Big business scored a big win in the Republican tax bill released yesterday. Fortune’s Shawn Tully does the best job breaking down what it means for large companies here, but the bottom line is the bill cuts the top rate to 20%, creates a territorial tax system, accelerates the write-off for capital investment, and allows for repatriation of overseas profits at low rates.
There are some offsets, but not as bad as business groups feared. Interest deductions are capped at 30% of earnings, but not eliminated; and the plan includes a minimum tax on profits earned in overseas tax shelter countries, but not as onerous as feared. The Business Roundtable and the Chamber of Commerce both endorsed the plan.
The plan is based on the assumption that a better corporate tax system plus repatriated earnings will lead to more investment and jobs in the U.S. Past experience, however, suggests there’s a danger much of the money will get shoveled into corporate share buybacks and dividends, which would boost the stock market (and CEO bonuses) but do little to create jobs or help disaffected workers. The plan could have done more to nudge companies to address pressing workplace needs—for instance, by creating the tax credit for training that Isabell Sawhill proposes here.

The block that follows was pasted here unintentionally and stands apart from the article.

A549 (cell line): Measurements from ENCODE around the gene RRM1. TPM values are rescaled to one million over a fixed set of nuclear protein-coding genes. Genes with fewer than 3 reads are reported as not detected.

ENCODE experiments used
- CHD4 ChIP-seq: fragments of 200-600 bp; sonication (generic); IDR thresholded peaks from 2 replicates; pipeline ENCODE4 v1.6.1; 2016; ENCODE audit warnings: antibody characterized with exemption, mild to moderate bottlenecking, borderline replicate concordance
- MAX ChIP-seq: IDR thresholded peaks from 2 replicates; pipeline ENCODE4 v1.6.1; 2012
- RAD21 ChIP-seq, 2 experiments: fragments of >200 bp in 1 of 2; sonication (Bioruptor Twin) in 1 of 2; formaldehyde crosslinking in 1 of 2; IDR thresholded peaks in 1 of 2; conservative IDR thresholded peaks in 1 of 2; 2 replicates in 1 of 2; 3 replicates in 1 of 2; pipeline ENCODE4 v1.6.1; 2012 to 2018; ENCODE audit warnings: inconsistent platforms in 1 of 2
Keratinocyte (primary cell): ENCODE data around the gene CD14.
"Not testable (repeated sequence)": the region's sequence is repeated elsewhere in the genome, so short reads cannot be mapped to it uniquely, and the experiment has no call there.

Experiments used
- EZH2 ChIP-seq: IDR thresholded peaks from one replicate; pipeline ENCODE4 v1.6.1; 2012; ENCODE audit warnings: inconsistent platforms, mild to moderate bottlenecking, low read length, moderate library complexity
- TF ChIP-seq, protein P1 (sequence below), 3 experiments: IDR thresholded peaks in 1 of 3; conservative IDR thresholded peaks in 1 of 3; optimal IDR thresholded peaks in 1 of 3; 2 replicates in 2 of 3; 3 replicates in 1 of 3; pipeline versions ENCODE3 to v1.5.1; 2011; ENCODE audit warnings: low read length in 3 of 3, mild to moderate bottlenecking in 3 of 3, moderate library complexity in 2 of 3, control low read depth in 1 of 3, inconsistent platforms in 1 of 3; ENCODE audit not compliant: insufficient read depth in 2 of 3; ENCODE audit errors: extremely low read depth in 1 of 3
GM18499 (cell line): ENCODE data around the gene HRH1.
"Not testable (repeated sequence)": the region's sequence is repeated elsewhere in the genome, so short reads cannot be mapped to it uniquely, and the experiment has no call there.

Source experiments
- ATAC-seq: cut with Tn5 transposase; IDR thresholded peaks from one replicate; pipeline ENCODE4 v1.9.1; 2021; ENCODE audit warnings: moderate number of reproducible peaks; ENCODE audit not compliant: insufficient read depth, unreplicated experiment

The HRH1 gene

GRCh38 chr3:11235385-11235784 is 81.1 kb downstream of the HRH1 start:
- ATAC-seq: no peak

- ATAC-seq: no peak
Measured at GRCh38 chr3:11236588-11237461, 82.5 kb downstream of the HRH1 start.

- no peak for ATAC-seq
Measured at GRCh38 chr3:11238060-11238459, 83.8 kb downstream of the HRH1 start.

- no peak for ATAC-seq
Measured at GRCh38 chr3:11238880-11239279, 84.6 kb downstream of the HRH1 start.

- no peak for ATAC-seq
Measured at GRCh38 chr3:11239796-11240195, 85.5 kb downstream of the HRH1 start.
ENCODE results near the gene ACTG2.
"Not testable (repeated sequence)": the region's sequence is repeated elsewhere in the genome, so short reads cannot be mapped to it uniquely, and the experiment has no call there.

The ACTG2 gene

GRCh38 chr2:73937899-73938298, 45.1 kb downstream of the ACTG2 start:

Passage of the plan is still far from a done deal. Its limits on state and local deductions threaten a revolt from Republicans in high tax states, home builder groups remain opposed, and the National Federation of Independent Business is holding out for even bigger breaks for small business. Republican leaders want to force a House vote by Thanksgiving—which would be a far cry from the 1986 tax reform bill, which took two years to get through the legislative process. My favorite quote of the day comes from Rep. Tom MacArthur of New Jersey, who said: “I’m not sure this gets better with time. It’s not like a fine bottle of wine.”
In other news, the President made good on CEO Daily’s prediction that he would pick Jerome Powell as Fed Chief. Powell is a good choice—an old school Republican, moderate deregulator, consensus builder, with experience in crisis management—which, in all probability, he will need.
More news below—and enjoy the weekend.
• Everything’s Rosy in the Apple Orchard
Apple’s iPhone X hits the stores today. The sight of early-morning lines of fanboys outside of stores and the stock hitting a new all-time high a day after the company announced another fine set of earnings create a familiar sense of well-being. Only curmudgeons would be upset at how evasive Tim Cook was on yesterday’s analyst call when it came to giving sales forecasts. That reversed a good part of earlier gains.
• But Something Is Rotten at TripAdvisor
Online travel agency TripAdvisor is facing some uncomfortable questions about its business model after multiple women claimed it had suppressed hotel reviews alleging sexual assaults on them. TripAdvisor gives little away about its policy for removing negative reviews, but the potential conflict of interest that comes from hosting customer reviews and taking commission from hotels is clear enough.
• AT&T/Time Warner Isn’t a Done Deal